After months of planning and intricate and complex construction operation, the final piece of Al Wasl dome was lifted and put into place on September 19, 2019 in Dubai. The dome’s huge steel crown was positioned at the top of the jewel of the Expo 2020 Dubai site in an inspiring feat of precision engineering.
Enclosing a space of 724,000 cubic metres and standing tall at 67.5 metres – higher than the Leaning Tower of Pisa – the 130-metre-wide domed steel trellis encircles the Al Wasl Plaza, a structure that will be the heart of the Expo 2020 site and set to become Dubai’s latest architectural landmark.
His Highness Sheikh Ahmed Bin Saeed Al Maktoum, Chairman of the Expo Dubai 2020 Higher Committee, President, Dubai Civil Aviation Authority, Chairman, Dubai Airports, Chairman and Chief Executive, Emirates Airline and Group, lauded the feat saying, “The crowning of the Al Wasl dome is a significant landmark not just for Expo 2020 Dubai but for the whole of Dubai and the UAE. This new architectural marvel joins a long list of inspiring designs that our country has created through collaboration, sheer hard work and the unending, ambitious vision of our leadership and people. It is another example of what the nation can do when it combines all its talents to such formidable purpose.”
The highly intricate operation, involving hundreds of on-site technicians who used special lifting equipment, was a unique engineering challenge, according to the man responsible, Ahmed Al Khatib, Chief Development and Delivery Officer, Expo 2020 Dubai. “It was the most exhilarating day of my entire career. We had one chance to get this right. Crowning the Al Wasl dome was both incredibly exciting and one of the most challenging engineering operations in the world. Lifting such a large and heavy structure involved a huge number of variables. Something as simple as a shift in direction of the wind or change in air temperature could have had a big impact on our calculations, so constant monitoring and reassessment was essential throughout the process,” he said.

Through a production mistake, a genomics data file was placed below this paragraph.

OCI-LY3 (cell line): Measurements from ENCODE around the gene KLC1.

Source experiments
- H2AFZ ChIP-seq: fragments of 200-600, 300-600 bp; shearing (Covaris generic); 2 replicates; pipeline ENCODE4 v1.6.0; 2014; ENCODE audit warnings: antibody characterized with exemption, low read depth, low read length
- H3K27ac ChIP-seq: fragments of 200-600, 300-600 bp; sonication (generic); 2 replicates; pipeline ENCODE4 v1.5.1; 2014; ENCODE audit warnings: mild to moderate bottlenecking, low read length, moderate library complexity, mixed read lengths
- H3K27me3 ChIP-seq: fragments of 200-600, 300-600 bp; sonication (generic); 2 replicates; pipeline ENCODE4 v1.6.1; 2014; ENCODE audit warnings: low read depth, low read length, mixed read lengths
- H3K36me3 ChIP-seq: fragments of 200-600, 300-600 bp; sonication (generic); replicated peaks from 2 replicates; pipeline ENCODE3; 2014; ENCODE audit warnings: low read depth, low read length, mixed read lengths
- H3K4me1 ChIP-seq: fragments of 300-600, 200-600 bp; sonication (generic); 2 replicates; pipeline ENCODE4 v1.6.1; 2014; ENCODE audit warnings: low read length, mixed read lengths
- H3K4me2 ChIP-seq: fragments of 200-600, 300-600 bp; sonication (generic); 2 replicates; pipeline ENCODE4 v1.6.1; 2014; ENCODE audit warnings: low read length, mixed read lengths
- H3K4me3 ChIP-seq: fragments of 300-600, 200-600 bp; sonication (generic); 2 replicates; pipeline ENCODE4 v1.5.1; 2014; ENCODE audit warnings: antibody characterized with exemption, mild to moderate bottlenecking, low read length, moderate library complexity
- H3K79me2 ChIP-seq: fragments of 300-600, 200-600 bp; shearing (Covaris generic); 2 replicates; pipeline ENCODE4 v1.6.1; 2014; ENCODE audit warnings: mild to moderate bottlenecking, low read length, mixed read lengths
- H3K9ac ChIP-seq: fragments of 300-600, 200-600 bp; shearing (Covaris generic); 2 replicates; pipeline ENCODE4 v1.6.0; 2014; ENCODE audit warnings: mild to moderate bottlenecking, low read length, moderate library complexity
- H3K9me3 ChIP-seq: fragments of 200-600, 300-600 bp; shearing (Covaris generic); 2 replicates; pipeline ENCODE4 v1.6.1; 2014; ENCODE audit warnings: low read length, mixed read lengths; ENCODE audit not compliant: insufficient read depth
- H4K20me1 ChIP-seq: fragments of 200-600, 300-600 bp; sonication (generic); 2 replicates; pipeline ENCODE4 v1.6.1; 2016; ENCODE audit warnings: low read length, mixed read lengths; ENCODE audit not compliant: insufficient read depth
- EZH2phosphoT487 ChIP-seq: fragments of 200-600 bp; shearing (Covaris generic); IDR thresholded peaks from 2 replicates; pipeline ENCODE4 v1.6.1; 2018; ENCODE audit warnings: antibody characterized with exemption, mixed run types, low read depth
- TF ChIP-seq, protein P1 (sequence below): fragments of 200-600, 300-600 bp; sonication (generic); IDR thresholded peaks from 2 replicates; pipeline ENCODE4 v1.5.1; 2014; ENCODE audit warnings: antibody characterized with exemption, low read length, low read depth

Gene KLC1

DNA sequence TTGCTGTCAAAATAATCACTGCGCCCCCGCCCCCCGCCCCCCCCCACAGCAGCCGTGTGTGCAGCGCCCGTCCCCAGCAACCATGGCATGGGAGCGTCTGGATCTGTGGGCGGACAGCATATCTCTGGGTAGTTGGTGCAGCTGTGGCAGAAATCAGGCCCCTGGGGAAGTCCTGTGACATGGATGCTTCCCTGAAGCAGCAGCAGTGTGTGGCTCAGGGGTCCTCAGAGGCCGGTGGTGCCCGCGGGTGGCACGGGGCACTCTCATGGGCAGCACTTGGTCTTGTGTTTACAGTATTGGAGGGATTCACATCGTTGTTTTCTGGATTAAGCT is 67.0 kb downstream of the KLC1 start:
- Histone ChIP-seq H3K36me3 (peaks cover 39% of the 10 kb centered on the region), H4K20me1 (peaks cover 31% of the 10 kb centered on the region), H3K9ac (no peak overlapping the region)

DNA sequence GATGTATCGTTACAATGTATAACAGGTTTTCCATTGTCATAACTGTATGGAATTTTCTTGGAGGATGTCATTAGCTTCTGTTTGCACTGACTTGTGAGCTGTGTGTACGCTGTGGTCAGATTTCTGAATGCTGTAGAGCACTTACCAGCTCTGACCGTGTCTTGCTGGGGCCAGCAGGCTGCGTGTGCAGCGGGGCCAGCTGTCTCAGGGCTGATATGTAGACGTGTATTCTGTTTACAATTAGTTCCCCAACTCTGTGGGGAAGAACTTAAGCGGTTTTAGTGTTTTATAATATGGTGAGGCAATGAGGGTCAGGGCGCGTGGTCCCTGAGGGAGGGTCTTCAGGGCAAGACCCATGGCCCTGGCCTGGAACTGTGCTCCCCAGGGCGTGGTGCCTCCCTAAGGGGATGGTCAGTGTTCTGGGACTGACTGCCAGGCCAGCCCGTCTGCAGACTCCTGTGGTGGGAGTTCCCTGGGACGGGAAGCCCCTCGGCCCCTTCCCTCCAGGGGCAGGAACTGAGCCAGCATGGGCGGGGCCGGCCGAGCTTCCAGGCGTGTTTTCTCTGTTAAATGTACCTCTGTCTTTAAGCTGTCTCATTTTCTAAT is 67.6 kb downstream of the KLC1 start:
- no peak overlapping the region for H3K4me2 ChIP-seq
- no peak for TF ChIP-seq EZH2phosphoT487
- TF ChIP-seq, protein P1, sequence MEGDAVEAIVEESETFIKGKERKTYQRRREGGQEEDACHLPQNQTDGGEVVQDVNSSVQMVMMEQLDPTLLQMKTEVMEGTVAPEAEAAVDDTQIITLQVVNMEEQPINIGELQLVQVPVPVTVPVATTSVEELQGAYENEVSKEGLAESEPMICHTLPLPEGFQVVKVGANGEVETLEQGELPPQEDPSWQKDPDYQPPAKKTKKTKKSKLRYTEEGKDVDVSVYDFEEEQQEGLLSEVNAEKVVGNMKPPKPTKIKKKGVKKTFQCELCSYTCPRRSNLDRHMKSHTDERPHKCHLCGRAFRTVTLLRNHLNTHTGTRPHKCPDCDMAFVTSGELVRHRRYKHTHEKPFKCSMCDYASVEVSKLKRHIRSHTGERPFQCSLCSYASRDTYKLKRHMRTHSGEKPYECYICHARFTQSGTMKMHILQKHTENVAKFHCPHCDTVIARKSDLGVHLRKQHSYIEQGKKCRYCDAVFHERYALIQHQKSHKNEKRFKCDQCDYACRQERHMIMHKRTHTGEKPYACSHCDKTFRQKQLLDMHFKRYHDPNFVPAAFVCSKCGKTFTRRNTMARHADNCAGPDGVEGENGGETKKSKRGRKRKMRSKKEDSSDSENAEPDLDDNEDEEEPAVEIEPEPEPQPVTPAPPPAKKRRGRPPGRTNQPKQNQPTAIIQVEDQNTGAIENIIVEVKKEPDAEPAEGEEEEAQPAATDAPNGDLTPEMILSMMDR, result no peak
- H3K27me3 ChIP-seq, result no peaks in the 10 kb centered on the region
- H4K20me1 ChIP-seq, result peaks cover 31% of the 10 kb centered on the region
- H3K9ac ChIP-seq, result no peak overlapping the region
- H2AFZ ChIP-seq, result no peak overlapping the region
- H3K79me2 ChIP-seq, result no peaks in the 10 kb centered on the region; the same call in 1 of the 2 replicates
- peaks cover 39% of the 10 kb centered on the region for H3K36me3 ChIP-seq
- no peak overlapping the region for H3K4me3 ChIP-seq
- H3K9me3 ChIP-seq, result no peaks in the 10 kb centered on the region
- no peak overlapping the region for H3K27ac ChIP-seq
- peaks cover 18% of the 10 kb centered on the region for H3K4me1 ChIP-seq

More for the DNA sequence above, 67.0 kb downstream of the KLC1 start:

During Expo 2020, the Al Wasl dome with its 360-degree projection surface would provide an unparalleled experience for millions of visitors. Weighing 550 tonnes of moulded steel, Al Wasl dome’s 22.5-metre crown had to be precisely positioned on top of the vertical trellis, with a margin of error of only three millimetres. It was completed using a technique called strand-jacking. Including the structures and equipment required to lift the dome during this process, the total weight was 830 tonnes – equivalent to 600 saloon cars.
Eighteen hydraulic jacks, aided by steel lifting ropes connected to 18 freestanding temporary columns, were used to slowly raise the curved steel crown. It was positioned directly on top of the trellis already in place 45 metres above the ground, and attached using 53 temporary connection brackets. Working through the night, 800 engineers and construction technicians carefully monitored every millimetre of the process, using GPS indicators throughout to ensure perfect alignment.
To retain the geometry of the trellis structure as it was lifted, a series of tension cables was installed, connecting the perimeter of the trellis crown to a central temporary compression ring. Multiple test lifts were conducted to measure the movement of the structure as it was lifted off the ground. The tensioned cables were adjusted until the trellis perimeter connection points were in the positions required for the full lift to commence.
The crowning of the Al Wasl dome’s was the culmination of 14 months of preparation, beginning on June 26, 2018. It is not only an engineering and technological feat, but also an epitome of collaboration, which brought pieces and people from different parts of the world together to execute a marvellous piece of architecture, design and advancement.